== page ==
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Kiwibank expected the OCR to be at 4.5 percent by next June, compared to 5.5 percent at present, and 3 percent by the following June. (file image)
Photo: RNZ

Businesses and households are holding on until 2025, which is likely to be a year of “significant” interest rate cuts, Kiwibank says.

It has updated its economic forecasts.

Economist Sabrina Delgado said while it still expected the official cash rate (OCR) to be cut in November – earlier than many other forecasts – it was next year the full impact of a fall in interest rates would be felt.

Kiwibank expected the OCR to be at 4.5 percent by next June, compared to 5.5 percent at present, and 3 percent by the following June.

Delgado said once the Reserve Bank made a choice to cut rates, it would aim to scale right back to a neutral rate – not just ease a bit and see what happened.

“We think once inflation is in the band, it’s not a decision to cut and wait it out. It’s a decision to go back to neutral and restimulate the economy.”

Kiwibank said the Reserve Bank had the economy “in a chokehold” and things would only start to improve once rates began to fall.

“It all comes down to where we see inflation going,” Delgado said. “We know the path for policy and interest rates is pegged to inflation.”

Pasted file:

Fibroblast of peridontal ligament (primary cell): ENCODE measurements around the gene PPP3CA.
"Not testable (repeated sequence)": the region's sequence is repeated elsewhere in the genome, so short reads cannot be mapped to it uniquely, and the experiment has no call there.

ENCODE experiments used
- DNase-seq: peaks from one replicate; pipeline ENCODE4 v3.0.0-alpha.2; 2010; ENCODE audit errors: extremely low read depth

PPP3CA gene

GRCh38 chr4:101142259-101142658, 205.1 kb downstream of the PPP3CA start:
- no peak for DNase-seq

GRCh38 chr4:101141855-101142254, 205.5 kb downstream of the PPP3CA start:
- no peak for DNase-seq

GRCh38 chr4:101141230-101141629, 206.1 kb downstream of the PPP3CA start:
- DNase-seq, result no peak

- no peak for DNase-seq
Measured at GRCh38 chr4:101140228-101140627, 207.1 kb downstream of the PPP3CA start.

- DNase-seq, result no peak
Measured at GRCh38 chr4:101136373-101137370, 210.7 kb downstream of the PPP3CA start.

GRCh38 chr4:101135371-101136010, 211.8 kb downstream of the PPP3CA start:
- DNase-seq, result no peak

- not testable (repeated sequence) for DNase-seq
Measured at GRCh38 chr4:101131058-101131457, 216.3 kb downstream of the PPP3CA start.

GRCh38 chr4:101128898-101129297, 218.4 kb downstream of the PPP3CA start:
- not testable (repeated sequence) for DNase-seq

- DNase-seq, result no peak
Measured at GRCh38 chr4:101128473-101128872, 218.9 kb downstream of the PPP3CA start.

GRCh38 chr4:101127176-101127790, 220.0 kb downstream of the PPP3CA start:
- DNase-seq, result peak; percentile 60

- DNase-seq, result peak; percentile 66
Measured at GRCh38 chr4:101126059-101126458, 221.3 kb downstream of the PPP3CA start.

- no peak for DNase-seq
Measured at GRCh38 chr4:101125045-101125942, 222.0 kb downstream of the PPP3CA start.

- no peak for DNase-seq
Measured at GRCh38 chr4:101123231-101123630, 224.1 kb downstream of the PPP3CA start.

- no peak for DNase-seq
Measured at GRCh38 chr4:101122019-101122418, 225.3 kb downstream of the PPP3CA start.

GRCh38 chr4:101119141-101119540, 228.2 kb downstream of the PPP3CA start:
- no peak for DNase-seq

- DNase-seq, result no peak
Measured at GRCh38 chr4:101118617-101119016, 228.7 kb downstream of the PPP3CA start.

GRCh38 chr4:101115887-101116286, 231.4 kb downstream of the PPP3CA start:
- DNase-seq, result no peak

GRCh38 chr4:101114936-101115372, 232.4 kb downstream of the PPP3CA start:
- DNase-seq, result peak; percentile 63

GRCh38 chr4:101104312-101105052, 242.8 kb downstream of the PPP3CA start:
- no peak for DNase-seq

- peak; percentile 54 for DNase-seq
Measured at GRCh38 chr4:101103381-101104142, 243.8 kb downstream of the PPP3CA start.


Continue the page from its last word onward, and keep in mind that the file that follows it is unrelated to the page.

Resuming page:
She said inflation should be back in the Reserve Bank’s target band of 1 percent to 3 percent by the third quarter of this year.

“We do see the first opportunity for cuts happening in November. We’re very aware the risks are for a later start, maybe in February. But one thing we are confident in for sure is the direction for interest rates is lower.”

She said everything hinged on interest rates coming down.

Part of Kiwibank's new look as the bank unveils a new logo and digital banking services.

Kiwibank expects the OCR to be at 4.5 percent by next June.
Photo: Kiwibank

“Economic activity is really weak. The housing market is struggling to regain momentum because interest rates remain high. The lifeblood of the economy will come back when we see interest rates being cut.”

She said the Reserve Bank could cut before inflation was in the middle of its target band.

“Monetary policy does work with a really long lag. There is a risk that they overshoot if they leave it too long.”

Kiwibank expects the economy to grow just 0.1 percent this year. Delgado said things could still feel worse for households, before they got better.

“Because of the lags we see in the labour market, recessions tend to feel worse at the end.”

Kiwibank expects unemployment to rise to a peak of 5.2 percent in the middle of next year.

“People have been doing it tough but there has been resilience in the economy because of tight labour markets,” Delgado said.

“Once that starts to loosen that’s when there will still be some pain out there… The main message is that things will be better next year. Not that it’s going to be a click and everything will be better all of a sudden, but that’s the outlook.

“The signal that interest rates are coming down will help boost confidence, it is really key. People are gripping on til the end of the year, just holding on.”

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